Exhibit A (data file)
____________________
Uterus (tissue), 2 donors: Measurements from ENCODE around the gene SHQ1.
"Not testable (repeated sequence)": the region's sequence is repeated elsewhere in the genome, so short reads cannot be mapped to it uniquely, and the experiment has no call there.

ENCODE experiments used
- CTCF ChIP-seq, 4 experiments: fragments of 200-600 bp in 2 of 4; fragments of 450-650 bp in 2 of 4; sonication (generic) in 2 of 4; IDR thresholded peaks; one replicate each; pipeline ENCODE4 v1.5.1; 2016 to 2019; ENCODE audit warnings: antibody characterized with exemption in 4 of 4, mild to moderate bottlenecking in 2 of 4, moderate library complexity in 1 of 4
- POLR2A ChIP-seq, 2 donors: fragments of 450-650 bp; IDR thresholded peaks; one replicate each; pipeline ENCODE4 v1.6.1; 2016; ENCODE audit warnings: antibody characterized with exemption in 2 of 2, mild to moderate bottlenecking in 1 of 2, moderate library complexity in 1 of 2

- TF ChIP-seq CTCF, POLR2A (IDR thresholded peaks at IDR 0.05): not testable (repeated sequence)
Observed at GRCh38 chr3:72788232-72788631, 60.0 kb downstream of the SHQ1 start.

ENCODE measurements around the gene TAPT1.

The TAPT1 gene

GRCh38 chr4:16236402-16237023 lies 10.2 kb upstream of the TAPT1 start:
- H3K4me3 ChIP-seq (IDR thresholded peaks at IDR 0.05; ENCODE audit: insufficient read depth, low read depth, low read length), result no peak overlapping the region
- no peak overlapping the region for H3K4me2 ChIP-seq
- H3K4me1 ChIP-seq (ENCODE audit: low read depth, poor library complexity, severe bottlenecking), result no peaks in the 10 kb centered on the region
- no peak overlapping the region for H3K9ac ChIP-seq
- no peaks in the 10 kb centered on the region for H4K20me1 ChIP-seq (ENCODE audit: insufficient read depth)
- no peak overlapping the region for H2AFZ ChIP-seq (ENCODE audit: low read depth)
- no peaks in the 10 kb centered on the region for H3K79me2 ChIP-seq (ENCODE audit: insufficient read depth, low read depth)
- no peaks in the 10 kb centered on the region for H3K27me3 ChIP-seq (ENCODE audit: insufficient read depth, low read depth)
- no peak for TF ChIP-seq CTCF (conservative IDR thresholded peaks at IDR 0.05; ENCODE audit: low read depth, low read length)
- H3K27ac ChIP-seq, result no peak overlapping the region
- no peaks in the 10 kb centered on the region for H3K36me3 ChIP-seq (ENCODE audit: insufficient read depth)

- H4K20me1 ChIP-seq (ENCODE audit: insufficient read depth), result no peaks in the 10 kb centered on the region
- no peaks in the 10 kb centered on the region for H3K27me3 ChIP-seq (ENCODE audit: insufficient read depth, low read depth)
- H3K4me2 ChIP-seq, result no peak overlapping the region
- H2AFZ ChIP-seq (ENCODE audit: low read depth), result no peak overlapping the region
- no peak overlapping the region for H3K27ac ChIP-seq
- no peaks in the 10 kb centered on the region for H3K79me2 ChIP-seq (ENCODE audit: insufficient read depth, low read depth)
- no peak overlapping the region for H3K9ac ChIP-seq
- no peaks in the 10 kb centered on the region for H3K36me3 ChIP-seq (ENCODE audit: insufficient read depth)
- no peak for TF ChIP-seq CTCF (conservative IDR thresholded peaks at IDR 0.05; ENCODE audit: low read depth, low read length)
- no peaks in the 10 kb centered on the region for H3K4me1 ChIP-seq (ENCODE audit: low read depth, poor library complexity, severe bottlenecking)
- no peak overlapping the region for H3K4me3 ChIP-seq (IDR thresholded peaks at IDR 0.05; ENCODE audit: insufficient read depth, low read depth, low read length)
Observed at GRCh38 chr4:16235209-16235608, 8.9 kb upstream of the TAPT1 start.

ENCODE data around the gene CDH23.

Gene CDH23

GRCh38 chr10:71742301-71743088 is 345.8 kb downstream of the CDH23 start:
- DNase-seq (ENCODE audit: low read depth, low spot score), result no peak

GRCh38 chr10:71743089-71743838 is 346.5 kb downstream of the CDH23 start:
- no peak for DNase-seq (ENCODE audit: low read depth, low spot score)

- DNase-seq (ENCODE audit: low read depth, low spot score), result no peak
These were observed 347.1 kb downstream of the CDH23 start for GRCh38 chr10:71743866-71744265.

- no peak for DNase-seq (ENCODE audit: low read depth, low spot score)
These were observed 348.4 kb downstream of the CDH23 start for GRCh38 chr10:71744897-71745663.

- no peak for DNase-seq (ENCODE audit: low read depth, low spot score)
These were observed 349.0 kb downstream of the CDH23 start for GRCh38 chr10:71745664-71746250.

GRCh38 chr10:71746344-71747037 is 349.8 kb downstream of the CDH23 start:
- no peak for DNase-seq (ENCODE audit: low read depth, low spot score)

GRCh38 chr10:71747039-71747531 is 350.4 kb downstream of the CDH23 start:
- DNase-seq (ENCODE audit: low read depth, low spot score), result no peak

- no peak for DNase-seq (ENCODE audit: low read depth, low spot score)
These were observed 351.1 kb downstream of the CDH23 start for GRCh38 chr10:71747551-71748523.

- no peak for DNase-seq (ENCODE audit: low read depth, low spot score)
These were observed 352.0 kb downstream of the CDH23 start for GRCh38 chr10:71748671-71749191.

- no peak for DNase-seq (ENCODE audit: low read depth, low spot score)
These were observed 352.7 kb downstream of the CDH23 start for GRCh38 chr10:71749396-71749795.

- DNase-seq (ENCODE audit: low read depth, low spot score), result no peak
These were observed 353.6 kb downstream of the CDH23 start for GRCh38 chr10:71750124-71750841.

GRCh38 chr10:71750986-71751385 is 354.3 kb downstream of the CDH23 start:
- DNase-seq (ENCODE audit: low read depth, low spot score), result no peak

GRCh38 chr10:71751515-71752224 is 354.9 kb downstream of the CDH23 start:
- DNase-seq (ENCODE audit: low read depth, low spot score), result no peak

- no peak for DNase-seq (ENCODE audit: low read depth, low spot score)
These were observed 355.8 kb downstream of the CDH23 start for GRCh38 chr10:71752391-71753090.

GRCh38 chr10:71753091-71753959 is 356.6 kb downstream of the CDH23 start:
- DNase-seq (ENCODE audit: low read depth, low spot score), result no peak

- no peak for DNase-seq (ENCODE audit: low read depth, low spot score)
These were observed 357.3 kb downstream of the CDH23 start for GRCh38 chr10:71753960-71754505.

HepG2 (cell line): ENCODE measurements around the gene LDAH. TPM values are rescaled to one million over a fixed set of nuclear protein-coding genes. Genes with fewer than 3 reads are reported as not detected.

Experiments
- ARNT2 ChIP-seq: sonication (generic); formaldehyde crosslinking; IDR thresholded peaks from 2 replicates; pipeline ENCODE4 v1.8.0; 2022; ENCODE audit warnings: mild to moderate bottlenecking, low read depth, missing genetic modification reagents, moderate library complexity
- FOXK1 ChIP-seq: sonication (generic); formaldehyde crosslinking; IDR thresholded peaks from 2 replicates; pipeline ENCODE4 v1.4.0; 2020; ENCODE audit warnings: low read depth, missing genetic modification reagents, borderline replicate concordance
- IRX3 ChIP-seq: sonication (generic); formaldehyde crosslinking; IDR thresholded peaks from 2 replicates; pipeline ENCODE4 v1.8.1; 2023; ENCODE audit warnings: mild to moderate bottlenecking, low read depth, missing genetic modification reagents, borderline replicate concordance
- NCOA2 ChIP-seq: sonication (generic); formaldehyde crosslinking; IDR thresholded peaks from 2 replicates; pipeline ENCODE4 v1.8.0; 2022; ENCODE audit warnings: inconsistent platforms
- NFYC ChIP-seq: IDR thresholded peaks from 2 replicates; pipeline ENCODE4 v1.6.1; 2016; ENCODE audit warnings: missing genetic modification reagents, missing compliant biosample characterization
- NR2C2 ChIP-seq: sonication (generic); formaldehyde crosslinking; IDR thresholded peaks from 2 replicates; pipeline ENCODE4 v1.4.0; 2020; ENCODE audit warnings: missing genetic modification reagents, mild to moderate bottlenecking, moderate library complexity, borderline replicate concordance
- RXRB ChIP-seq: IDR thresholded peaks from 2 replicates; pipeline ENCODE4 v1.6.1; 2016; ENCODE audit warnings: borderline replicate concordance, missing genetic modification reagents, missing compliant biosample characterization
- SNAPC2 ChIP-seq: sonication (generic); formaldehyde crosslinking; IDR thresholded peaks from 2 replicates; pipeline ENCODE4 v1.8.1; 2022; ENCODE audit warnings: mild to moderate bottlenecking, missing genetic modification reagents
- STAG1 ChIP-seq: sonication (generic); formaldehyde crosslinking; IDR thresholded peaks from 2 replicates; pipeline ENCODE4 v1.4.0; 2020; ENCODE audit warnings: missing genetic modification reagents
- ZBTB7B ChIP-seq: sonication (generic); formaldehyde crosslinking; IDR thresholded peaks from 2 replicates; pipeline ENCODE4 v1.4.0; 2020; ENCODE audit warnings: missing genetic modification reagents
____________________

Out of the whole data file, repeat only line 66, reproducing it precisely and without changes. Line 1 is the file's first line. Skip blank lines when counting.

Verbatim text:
- no peak for DNase-seq (ENCODE audit: low read depth, low spot score)